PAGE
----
Danger spots

Listening devices can be commonly secreted into everyday household devices such as lamps, radios, clocks, smoke detectors, plug extension bars, audio visual tech and even ever-present mobile phone chargers. Sorting the innocent from the dangerous takes experience, skill, and a significant investment in technical counter-measures equipment. What about that corporate gift you got at Christmas that now sits on your desk? Just saying…

All persons entering your office space, whether it be staff, cleaners or maintenance workers, unless chaperoned, could in theory gain free reign access to normally sensitive or vulnerable areas of the building. Again, we are specifically talking about boardrooms, senior personnel offices, and conference/meeting facilities.

Covering all bases

Unless firms proactively engage with the issue, it can be very easy to fall into false economy territory. Any technical search team should arrive with at least five or six different pieces of equipment if all risk bases are to be covered. There is no single ‘magic box with flashing lights’ that covers all eventualities. After that is down on hands and knees and up on ladders to complete the physical search.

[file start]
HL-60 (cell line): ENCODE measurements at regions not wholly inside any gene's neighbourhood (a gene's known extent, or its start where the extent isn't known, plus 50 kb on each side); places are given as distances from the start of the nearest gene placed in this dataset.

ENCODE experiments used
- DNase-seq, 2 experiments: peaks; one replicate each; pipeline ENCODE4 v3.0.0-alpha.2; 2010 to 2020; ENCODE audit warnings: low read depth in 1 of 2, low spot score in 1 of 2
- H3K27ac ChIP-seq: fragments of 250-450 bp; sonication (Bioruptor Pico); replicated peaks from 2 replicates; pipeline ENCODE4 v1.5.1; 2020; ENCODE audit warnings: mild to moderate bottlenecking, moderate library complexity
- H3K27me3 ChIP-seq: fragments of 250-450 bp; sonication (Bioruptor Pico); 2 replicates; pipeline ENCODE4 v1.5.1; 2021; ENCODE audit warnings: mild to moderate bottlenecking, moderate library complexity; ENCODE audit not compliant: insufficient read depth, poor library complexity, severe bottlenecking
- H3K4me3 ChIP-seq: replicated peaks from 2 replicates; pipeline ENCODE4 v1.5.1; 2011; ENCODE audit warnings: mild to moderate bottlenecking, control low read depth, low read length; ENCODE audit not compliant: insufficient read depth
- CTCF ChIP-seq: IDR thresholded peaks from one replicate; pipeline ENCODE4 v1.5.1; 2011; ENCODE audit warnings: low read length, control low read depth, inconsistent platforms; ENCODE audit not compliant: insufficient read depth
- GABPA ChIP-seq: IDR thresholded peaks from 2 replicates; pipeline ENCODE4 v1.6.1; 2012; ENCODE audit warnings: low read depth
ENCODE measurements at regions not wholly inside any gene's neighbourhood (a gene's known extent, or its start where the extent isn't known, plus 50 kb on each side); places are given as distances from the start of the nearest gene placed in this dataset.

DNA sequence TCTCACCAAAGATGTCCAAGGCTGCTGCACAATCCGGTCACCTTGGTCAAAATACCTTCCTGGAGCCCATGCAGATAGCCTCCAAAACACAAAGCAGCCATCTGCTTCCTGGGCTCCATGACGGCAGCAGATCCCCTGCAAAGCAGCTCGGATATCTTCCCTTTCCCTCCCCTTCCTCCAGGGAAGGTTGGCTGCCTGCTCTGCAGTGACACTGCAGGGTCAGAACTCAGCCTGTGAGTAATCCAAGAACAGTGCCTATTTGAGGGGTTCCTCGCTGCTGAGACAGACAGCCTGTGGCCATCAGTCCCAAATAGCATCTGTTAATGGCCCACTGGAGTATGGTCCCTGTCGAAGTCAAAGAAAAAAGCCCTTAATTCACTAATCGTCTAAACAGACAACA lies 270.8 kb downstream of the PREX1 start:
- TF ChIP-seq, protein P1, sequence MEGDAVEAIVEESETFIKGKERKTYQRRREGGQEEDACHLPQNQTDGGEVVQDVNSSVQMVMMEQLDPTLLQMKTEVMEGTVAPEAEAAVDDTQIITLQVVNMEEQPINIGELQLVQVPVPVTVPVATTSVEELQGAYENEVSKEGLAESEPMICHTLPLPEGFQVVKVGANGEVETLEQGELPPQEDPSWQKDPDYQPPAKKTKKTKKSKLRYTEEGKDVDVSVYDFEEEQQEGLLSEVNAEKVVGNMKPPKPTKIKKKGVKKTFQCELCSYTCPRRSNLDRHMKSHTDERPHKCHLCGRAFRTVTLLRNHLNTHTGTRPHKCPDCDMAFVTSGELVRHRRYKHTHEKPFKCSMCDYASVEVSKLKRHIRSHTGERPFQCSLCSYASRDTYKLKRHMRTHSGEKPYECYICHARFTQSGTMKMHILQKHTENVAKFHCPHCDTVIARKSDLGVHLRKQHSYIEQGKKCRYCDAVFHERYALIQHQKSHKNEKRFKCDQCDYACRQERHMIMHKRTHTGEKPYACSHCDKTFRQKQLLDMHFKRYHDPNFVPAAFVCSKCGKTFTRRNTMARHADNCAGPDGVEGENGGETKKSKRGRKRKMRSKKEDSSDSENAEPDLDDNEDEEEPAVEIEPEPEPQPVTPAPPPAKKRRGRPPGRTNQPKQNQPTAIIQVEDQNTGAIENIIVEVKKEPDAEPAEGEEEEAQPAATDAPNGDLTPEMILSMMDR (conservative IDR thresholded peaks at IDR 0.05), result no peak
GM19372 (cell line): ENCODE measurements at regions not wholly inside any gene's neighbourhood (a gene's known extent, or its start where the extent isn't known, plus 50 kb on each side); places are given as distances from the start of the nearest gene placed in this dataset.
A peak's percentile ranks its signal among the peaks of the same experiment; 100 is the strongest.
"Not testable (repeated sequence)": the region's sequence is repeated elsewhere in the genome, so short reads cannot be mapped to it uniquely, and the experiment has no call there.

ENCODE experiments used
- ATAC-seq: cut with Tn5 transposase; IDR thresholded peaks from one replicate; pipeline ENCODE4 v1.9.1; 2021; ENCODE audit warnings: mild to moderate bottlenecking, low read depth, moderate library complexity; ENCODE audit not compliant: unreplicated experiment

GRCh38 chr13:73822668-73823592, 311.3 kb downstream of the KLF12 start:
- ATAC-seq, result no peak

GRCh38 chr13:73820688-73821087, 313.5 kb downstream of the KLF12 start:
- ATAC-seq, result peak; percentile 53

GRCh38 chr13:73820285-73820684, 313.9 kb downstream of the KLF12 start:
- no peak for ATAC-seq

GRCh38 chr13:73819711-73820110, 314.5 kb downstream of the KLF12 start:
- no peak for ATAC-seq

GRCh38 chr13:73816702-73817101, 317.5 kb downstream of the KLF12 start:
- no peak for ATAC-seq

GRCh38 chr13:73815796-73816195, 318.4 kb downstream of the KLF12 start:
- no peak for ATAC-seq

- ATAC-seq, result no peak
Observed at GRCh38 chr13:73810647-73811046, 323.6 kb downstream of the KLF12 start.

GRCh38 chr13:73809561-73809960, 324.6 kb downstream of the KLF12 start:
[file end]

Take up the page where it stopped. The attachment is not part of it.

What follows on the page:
Many clients have also introduced signal blocking ‘Faraday’ pouches for mobile phones during any roundtable meeting. These ensure that phones cannot be externally communicated with or activated during sensitive discussions.

The home or office is only half the story when assessing eavesdropping risks. Motor vehicles are also increasingly prime targets for the professional and amateur eavesdropper. Bluetooth systems helpfully broadcast both sides of a conversation into the vehicle and can be easily monitored and recorded by ‘buried’ devices. Simply ‘phoning in’ to the vehicle and activating the device from anywhere in the world is now possible with 3/4/5g connectivity, not to mention dash-cams – which listen and record 24/7 on a loop.

The frequency of searches obviously needs to be carefully considered. A ‘clean sweep’ is by its very nature only relevant for that particular moment in time. A common approach is to instruct a thorough check twice annually and ahead of any particularly sensitive or perhaps newsworthy meetings.

There are numerous serious legal consequences when conducting covert eavesdropping on third parties. All individuals under DPA and GDPR principals have a right to the expectation and enjoyment of a private life. Whilst prosecutions under interception of communications and computer misuse regulations are distinctly possible, in reality, much of the information harvested from covert eavesdropping is rarely disclosed verbatim. Rather, the valuable intelligence gathered is quietly used to gain competitive advantage or even to mount a smear campaign. When the gloves come off, anything is possible.

If you don’t look it’s probably fair to say you’ll never know.

Roger Bescoby, Director of Compliance at Conflict International